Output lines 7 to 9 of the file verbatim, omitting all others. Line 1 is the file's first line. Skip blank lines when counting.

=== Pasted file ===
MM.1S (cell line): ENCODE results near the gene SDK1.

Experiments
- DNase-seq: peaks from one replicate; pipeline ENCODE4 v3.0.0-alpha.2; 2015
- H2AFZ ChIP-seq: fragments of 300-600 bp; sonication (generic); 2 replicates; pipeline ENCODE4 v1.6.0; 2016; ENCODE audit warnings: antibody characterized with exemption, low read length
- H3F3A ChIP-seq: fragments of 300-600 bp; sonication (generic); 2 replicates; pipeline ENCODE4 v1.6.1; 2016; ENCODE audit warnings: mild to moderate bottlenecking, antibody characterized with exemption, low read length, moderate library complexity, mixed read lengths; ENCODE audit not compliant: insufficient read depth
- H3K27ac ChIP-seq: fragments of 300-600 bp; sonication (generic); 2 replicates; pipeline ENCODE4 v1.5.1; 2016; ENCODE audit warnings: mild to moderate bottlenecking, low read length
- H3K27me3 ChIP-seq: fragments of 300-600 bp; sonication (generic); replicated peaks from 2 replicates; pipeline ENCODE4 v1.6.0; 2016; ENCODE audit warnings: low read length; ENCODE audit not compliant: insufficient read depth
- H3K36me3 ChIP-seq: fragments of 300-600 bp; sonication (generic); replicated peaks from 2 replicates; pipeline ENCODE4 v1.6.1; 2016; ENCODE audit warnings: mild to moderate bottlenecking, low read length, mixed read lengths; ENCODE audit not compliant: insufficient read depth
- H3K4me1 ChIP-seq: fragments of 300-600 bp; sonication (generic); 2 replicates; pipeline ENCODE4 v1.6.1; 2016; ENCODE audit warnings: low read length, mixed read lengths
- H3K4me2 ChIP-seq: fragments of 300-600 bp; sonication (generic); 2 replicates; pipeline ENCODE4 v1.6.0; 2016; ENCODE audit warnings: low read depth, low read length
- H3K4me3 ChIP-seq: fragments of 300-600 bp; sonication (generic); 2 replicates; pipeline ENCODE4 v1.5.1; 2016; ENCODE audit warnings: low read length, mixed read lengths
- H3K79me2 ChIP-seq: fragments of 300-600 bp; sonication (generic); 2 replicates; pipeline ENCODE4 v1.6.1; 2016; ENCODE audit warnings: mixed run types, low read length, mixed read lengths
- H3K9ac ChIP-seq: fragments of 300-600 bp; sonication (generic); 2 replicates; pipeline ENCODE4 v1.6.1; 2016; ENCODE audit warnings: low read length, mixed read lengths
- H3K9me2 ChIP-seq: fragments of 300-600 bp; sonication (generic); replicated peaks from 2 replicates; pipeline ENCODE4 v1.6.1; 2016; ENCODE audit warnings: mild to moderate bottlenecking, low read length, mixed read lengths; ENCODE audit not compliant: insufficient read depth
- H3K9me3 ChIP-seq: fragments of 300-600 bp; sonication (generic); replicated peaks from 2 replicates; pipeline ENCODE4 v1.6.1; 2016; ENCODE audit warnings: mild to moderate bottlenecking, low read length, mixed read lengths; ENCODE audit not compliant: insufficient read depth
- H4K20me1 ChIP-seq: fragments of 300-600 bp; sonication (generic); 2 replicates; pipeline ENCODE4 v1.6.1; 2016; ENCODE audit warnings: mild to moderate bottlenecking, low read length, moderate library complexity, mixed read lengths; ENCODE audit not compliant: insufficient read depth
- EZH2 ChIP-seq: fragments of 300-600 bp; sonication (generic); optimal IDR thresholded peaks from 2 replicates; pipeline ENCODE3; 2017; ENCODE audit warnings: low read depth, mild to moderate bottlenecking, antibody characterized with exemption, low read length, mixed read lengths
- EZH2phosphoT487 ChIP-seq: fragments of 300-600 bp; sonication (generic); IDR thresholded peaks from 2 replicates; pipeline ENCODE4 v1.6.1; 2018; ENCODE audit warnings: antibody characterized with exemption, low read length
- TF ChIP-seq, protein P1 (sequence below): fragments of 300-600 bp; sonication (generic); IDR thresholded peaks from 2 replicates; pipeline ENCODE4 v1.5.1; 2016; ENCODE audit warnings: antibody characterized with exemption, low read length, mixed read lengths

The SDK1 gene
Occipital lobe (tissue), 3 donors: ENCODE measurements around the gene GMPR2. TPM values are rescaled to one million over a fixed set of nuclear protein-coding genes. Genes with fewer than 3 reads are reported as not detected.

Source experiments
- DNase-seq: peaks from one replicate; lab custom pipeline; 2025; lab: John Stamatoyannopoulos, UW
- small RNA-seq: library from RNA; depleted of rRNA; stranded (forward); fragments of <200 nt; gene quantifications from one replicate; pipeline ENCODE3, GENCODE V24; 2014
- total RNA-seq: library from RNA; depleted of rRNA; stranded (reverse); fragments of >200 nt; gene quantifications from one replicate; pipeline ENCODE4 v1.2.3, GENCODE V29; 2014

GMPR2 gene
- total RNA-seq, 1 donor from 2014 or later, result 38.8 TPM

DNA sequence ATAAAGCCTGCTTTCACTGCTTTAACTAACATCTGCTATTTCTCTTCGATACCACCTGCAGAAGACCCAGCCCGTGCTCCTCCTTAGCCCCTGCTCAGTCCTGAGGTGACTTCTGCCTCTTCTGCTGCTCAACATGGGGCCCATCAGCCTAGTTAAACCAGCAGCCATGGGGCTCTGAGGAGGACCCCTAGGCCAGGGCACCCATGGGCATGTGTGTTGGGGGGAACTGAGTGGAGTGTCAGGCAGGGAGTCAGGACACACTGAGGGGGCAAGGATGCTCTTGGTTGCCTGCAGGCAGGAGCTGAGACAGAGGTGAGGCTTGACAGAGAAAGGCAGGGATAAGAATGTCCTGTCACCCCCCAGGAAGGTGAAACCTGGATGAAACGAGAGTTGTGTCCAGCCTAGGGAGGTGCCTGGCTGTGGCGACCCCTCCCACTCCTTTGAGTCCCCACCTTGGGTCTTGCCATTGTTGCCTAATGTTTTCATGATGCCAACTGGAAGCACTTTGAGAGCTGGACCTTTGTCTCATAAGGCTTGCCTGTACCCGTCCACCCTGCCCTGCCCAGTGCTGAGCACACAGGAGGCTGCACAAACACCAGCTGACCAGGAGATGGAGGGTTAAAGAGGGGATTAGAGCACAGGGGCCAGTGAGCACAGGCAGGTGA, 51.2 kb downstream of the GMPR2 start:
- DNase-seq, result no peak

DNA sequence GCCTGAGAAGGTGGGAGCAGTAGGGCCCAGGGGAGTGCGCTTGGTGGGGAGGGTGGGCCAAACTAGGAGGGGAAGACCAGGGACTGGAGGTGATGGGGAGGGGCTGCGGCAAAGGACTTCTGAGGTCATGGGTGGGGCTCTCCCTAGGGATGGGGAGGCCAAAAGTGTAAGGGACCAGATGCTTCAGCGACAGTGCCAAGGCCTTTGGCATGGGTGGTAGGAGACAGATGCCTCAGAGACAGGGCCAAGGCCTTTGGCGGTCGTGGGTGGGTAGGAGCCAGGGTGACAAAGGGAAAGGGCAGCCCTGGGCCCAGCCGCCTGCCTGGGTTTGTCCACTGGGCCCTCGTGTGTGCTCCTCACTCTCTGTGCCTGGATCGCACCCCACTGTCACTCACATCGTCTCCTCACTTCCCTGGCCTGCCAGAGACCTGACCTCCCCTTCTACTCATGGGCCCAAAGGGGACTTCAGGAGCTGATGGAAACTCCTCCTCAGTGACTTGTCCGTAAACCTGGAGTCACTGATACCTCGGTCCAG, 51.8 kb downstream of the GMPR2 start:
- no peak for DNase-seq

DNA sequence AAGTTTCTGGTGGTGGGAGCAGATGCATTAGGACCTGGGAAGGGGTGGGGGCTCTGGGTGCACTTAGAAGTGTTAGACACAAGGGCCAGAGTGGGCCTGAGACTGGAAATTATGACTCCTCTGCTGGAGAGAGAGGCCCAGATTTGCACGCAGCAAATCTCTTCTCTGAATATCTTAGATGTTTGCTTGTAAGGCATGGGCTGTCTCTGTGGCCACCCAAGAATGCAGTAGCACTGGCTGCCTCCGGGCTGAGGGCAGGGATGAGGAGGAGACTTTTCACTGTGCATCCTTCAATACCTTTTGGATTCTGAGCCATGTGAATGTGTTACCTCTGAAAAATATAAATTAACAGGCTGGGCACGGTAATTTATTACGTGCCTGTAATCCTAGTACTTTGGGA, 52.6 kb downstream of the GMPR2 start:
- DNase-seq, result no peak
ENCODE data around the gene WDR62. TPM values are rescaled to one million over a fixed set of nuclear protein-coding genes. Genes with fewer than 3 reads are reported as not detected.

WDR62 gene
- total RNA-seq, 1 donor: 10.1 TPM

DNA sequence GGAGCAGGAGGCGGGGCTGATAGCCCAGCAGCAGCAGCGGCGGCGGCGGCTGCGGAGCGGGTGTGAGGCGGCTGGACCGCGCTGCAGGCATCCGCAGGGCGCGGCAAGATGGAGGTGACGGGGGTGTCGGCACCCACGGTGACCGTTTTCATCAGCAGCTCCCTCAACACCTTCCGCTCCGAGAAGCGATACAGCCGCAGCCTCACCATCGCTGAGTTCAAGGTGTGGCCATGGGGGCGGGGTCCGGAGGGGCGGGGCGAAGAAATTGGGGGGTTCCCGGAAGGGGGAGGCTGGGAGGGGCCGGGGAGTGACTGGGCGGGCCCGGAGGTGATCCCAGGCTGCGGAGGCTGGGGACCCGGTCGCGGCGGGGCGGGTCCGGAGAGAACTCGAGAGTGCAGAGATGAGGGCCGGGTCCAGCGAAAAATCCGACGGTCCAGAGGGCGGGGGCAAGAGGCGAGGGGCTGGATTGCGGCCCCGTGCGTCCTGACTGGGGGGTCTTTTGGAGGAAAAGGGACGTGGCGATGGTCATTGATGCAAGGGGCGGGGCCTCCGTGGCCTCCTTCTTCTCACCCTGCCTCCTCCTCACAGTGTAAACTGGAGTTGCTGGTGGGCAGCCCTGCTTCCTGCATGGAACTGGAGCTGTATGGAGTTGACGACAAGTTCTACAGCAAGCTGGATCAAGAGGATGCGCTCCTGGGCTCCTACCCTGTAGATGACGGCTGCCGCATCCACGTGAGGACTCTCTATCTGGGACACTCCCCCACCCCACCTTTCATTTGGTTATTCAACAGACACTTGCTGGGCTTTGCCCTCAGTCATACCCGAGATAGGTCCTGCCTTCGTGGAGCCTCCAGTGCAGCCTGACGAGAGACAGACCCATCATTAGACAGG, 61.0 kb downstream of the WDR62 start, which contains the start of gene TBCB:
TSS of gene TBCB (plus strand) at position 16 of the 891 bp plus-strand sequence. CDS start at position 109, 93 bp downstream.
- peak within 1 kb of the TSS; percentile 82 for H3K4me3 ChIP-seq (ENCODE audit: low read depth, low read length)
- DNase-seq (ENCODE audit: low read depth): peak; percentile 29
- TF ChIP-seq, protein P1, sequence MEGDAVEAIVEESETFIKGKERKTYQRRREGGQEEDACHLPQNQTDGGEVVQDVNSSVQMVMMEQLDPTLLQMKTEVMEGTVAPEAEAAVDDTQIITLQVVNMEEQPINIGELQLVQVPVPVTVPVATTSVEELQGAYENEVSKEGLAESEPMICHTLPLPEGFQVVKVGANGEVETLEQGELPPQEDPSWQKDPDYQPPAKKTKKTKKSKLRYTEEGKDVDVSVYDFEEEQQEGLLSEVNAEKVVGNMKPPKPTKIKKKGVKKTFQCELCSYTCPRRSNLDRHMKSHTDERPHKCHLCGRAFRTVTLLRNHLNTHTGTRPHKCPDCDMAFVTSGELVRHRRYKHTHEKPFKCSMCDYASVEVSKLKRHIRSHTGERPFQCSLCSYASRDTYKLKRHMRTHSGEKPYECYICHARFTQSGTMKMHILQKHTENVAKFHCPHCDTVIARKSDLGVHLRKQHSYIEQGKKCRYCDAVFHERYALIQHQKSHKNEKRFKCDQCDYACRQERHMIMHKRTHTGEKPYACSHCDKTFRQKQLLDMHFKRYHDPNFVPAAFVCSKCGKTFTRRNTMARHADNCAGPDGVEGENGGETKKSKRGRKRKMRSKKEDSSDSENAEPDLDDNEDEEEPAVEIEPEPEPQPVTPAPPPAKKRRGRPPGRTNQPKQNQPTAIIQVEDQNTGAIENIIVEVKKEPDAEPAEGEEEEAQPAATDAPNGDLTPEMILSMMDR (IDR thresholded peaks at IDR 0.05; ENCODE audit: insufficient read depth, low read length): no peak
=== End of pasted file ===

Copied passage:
- H3K27me3 ChIP-seq: fragments of 300-600 bp; sonication (generic); replicated peaks from 2 replicates; pipeline ENCODE4 v1.6.0; 2016; ENCODE audit warnings: low read length; ENCODE audit not compliant: insufficient read depth
- H3K36me3 ChIP-seq: fragments of 300-600 bp; sonication (generic); replicated peaks from 2 replicates; pipeline ENCODE4 v1.6.1; 2016; ENCODE audit warnings: mild to moderate bottlenecking, low read length, mixed read lengths; ENCODE audit not compliant: insufficient read depth
- H3K4me1 ChIP-seq: fragments of 300-600 bp; sonication (generic); 2 replicates; pipeline ENCODE4 v1.6.1; 2016; ENCODE audit warnings: low read length, mixed read lengths